What was it about the luncheonette at Woolworth’s that brought many communities around the nation together, including the Woolworth’s lunch counter on the plaza in cozy little Santa Fe?
F.W. Woolworth was the retail phenomenon of the twentieth century. The mass-market shop sold factory-made goods at rock bottom prices. It was the first brand to go global, building to more than 3,000 near-identical stores across the world.
In the 1950s most large city centre Woolworth stores offered hot meals and drinks throughout the day. Where space allowed they had a large restaurant, which some stores called the Cafeteria. If space was tight they had a smaller Tea Bar. These were the equivalents of the Americans called the Woolworth Lunch Counter or Soda Fountain. For many shoppers this was an oasis in the midst of a day’s shopping.
It was at a Woolworth’s Lunch Counter, on February 1, 1960, when four African American college students sat down at a lunch counter at Woolworth’s in Greensboro, North Carolina, and politely asked for service. Their request was refused. When asked to leave, they remained in their seats. Their passive resistance and peaceful sit-down demand helped ignite a youth-led movement to challenge racial inequality throughout the South.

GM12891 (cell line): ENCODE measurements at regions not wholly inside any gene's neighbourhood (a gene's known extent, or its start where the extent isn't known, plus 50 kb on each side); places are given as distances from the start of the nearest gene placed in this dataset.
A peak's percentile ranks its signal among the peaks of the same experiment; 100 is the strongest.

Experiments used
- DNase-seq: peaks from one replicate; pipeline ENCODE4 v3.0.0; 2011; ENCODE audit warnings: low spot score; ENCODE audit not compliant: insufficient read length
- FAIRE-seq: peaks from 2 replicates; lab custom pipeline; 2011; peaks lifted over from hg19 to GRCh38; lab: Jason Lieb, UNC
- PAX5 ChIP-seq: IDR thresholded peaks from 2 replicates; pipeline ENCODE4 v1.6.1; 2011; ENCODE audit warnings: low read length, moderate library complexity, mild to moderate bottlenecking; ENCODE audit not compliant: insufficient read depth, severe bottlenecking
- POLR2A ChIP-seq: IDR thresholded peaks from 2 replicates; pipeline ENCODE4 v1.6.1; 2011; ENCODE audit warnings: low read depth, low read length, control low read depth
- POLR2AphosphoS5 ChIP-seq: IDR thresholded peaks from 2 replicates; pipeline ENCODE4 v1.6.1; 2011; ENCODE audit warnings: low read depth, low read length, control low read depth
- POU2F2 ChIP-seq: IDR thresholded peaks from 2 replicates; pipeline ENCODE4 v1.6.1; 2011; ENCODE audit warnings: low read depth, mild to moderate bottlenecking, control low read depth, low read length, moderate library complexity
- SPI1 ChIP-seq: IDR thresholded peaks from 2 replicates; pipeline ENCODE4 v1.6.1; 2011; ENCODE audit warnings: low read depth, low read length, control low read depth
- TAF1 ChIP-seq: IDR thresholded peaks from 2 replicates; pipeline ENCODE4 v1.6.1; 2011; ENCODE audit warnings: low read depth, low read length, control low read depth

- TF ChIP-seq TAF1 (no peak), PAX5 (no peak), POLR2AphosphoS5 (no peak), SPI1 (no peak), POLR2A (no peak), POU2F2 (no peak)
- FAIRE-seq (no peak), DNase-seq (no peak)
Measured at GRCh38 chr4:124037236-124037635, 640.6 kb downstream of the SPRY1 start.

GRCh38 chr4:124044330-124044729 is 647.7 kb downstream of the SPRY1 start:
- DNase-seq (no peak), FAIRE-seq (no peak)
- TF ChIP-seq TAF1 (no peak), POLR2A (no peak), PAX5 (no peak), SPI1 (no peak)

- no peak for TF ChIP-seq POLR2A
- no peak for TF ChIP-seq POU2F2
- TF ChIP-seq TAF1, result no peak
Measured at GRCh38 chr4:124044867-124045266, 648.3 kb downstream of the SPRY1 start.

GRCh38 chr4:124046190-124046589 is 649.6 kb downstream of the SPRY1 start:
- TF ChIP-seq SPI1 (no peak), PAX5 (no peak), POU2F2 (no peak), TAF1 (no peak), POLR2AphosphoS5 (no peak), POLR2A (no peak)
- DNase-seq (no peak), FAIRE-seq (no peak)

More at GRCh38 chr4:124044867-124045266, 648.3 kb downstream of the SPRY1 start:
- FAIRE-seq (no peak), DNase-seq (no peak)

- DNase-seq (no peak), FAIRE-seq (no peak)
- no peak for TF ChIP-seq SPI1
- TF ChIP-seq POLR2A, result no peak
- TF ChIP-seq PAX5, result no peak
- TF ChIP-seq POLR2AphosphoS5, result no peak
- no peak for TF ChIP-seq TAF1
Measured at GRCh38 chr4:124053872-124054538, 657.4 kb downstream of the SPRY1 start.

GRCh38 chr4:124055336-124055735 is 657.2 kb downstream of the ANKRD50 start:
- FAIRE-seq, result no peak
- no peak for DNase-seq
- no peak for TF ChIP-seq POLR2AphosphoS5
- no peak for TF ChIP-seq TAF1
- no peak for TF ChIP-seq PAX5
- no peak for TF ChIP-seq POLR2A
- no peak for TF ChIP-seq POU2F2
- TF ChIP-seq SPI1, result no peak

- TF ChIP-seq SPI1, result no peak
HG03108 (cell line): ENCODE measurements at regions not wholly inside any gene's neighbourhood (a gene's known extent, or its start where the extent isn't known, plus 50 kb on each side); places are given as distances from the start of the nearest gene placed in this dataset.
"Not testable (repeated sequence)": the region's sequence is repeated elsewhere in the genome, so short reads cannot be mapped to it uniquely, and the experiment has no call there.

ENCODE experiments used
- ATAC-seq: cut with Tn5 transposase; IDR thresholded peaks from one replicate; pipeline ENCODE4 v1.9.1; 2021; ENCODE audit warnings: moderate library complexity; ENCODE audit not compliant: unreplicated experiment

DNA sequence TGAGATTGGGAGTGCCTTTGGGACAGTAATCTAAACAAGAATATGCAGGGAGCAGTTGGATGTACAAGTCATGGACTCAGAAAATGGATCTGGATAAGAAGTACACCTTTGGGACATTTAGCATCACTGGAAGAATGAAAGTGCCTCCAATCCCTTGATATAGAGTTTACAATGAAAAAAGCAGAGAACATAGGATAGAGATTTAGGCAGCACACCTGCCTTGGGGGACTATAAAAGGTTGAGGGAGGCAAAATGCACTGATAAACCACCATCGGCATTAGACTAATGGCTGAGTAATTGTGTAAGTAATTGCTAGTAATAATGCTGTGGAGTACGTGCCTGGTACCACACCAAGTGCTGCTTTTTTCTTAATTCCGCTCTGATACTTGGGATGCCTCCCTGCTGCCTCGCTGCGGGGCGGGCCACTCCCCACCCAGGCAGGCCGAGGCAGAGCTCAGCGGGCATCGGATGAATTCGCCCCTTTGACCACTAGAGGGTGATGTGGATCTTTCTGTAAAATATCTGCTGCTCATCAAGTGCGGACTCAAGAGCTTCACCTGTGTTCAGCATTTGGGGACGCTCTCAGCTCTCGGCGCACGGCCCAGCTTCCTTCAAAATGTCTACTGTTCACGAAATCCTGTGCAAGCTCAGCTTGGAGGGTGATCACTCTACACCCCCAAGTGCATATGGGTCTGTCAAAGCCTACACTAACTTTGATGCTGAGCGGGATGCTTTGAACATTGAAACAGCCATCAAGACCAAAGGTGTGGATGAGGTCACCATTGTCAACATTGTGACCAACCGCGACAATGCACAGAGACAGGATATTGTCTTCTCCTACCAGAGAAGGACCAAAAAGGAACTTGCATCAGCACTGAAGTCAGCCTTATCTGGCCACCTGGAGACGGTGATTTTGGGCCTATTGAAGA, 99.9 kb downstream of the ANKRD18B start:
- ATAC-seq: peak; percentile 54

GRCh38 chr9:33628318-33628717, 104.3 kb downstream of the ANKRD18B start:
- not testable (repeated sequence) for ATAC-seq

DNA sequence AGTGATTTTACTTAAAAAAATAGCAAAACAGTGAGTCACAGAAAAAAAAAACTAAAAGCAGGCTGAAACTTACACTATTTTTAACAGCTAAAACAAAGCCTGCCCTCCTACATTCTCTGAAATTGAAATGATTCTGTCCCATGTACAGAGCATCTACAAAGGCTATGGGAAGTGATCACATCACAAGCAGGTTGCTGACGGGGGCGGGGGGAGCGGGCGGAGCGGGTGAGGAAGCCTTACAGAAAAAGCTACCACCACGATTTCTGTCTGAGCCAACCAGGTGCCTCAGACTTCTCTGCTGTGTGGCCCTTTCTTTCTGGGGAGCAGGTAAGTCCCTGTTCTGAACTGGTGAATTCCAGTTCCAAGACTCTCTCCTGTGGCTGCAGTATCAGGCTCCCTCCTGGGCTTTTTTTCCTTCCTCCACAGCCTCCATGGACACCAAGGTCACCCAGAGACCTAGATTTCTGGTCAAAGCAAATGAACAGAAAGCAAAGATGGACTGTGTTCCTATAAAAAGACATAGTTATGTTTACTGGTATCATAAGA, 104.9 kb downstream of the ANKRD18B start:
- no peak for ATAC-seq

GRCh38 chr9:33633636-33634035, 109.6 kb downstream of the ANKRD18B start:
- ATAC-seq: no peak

On day one of the sit inEzell A. Blair, Jr. (now Jibreel Khazan), Franklin E. McCain, Joseph A. McNeil, and David L. Richmond leave the Woolworth store after the first sit-in on February 1, 1960.
On the second day of the Greensboro sit-in, Joseph A. McNeil and Franklin E. McCain are joined by William Smith and Clarence Henderson at the Woolworth lunch counter in Greensboro, North Carolina.
Part of its magic of Woolworth’s was an ability to adapt to fit into different local communities and to ‘go native’, without sacrificing its identity. Shoppers in the UK considered ‘Woolies’ as British as fish and chips, while Americans continued to call the chain ‘the five-and-ten’ more than sixty years after the limits were dropped.
But, having risen like a meteor, all the way to the top, it faded into a peaceful retirement in the USA and Canada in the 1990s.